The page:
Ming the Mechanic:

The NewsLog of Flemming Funch
 Mail2005-02-22 17:32
picture by Flemming Funch

I've used Eudora for handling my mail forever. Since 1994, as far as I remember. I have around 5G of archived messages I've sent and received. And it has worked pretty well most of the time. That is, until spam started becoming such a huge problem. A spam filter on my server and a spam plugin in Eudora helped greatly. But, increasing, the whole mail thing became really unwieldy. You know, 20,000 messages in my inbox, because I can't really find anything in all those folders, and at least I might run into it again if it stays in my inbox. Usually I don't. And Eudora has various quirks. It crashes once in a while, as it always has. And it doesn't show html messages very well.

So I switched to Thunderbird a couple of months ago. Took quite some time to convert all my mailbox folders from Eudora's format to the standard format. Thunderbird right away did a bunch of things better. For the first time I could see how all those pretty html messages really look. And it is much better at showing me what is new, so I could more quickly find out what is what. But with the volume of mail I have, it is unbearably slow on my computer, which isn't terribly fast. And it is still the same model, with a hierarchy of folders that I can't find anything in.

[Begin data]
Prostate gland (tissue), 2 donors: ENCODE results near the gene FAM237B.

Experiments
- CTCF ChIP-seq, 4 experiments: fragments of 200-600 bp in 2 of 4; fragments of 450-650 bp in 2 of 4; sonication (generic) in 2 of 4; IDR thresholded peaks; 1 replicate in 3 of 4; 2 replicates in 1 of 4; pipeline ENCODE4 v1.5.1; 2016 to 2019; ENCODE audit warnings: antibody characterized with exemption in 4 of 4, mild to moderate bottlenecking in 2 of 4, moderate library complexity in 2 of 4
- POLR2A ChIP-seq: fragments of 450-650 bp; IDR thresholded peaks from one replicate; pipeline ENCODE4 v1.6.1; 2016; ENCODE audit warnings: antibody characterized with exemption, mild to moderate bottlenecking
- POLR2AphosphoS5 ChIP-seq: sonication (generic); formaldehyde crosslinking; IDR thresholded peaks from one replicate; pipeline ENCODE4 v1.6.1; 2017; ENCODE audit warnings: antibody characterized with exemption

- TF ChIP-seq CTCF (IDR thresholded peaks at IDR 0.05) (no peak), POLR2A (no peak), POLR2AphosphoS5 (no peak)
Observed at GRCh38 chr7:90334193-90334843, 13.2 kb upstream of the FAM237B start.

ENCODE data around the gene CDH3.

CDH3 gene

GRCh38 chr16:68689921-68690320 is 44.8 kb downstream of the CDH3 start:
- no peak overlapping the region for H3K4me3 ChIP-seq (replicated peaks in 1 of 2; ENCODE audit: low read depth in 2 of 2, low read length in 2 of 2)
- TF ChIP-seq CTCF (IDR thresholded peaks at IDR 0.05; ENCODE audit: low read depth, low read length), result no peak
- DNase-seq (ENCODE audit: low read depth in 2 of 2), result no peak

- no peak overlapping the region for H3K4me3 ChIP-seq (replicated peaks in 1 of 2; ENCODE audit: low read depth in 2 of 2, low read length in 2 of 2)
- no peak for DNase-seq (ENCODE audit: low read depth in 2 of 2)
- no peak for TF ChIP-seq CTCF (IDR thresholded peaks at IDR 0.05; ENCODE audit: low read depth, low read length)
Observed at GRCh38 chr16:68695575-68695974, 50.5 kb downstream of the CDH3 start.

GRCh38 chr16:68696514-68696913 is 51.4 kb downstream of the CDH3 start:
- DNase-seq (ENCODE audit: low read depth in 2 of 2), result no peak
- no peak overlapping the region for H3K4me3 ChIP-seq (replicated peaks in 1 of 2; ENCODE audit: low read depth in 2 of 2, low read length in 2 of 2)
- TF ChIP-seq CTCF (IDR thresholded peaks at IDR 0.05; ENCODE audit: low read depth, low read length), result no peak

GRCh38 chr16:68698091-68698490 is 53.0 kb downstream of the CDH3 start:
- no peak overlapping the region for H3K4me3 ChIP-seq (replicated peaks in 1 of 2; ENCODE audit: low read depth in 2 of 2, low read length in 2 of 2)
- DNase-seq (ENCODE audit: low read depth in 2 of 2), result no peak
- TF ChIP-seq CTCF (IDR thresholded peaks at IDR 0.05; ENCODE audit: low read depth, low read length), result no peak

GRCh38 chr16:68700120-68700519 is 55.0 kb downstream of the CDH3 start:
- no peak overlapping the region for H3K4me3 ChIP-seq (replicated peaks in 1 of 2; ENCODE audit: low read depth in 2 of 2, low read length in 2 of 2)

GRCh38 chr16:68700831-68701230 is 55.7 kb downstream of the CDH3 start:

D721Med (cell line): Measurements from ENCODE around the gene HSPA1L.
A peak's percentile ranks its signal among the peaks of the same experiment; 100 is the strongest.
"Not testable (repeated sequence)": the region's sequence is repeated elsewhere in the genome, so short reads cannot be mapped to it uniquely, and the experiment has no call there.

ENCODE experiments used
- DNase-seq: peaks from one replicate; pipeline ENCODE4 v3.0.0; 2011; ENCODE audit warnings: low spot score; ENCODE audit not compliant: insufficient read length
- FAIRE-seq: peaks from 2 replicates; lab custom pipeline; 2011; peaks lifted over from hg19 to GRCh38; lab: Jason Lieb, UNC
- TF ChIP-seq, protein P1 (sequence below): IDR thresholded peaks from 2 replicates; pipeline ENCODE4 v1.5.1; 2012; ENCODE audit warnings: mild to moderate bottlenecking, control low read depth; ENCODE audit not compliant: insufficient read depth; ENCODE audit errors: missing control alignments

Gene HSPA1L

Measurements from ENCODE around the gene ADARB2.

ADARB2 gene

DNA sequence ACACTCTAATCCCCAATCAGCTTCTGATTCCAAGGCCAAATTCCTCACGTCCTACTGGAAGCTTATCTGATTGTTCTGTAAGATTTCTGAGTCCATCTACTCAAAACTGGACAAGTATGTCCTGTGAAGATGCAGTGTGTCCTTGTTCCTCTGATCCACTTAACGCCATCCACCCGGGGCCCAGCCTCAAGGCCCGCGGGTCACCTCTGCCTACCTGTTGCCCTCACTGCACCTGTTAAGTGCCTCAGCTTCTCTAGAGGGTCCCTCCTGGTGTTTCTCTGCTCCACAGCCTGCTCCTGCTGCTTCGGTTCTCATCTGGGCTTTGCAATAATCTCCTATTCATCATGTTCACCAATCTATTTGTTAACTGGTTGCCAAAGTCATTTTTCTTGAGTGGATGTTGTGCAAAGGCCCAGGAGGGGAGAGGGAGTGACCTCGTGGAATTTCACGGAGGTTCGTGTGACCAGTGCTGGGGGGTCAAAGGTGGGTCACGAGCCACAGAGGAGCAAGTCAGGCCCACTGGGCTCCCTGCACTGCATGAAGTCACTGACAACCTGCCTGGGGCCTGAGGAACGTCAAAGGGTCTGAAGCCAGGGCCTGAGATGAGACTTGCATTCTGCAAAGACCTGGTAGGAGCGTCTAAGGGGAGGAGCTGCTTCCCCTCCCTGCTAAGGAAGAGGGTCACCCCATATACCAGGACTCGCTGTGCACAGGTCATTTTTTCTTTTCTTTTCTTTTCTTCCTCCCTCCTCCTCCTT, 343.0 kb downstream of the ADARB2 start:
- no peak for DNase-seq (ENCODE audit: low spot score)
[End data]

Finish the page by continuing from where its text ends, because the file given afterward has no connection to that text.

I had had a Google gmail for a while that I hadn't used, so I decided to forward all my incoming mail there to see how it works. And, somewhat surprisingly, it does most things faster and more smoothly than any of my local programs. No waiting for downloading, as it is already there. And searching for anything is as quick as typing in a word, and it will search through the full text for it, in no time at all. I was a bit skeptical about that apparently very simplistic model where there are no folders. You either have things in your inbox or you "archive" it. And you can apply a few labels to things. So, finding anything is a matter of either a full-text search, or listing anything that has any of the labels. It works remarkably well. The result is that for the first time in years my inbox can stay under 100 messages all the time, quite effortlessly. OK, there are a few things I'd like to have that it doesn't do perfectly for me. To select messages, you have to click a checkbox once for each of them. Yeah, that's simple, but it takes longer than if you just run the mouse over a series of messages. And to actually delete something I have to go and select "Move to Trash" from a menu. That's easy, but it takes at least twice as long as hitting a delete button, which doesn't exist here. It is because the philosophy is to not ever throw anything away. But some of the spam does end up in my inbox, and I don't have in mind archiving it. Archiving is deliberately made easier than deleting. Oh, and there's no preview pane. It shows the beginning words of each message, which is often enough, but it takes another click and screen refresh to see the whole thing. And even though it shows incoming html messages fine, I can't edit outgoing messages like that. But otherwise it has many amazing features that are camouflaged behind their apparent simplicity.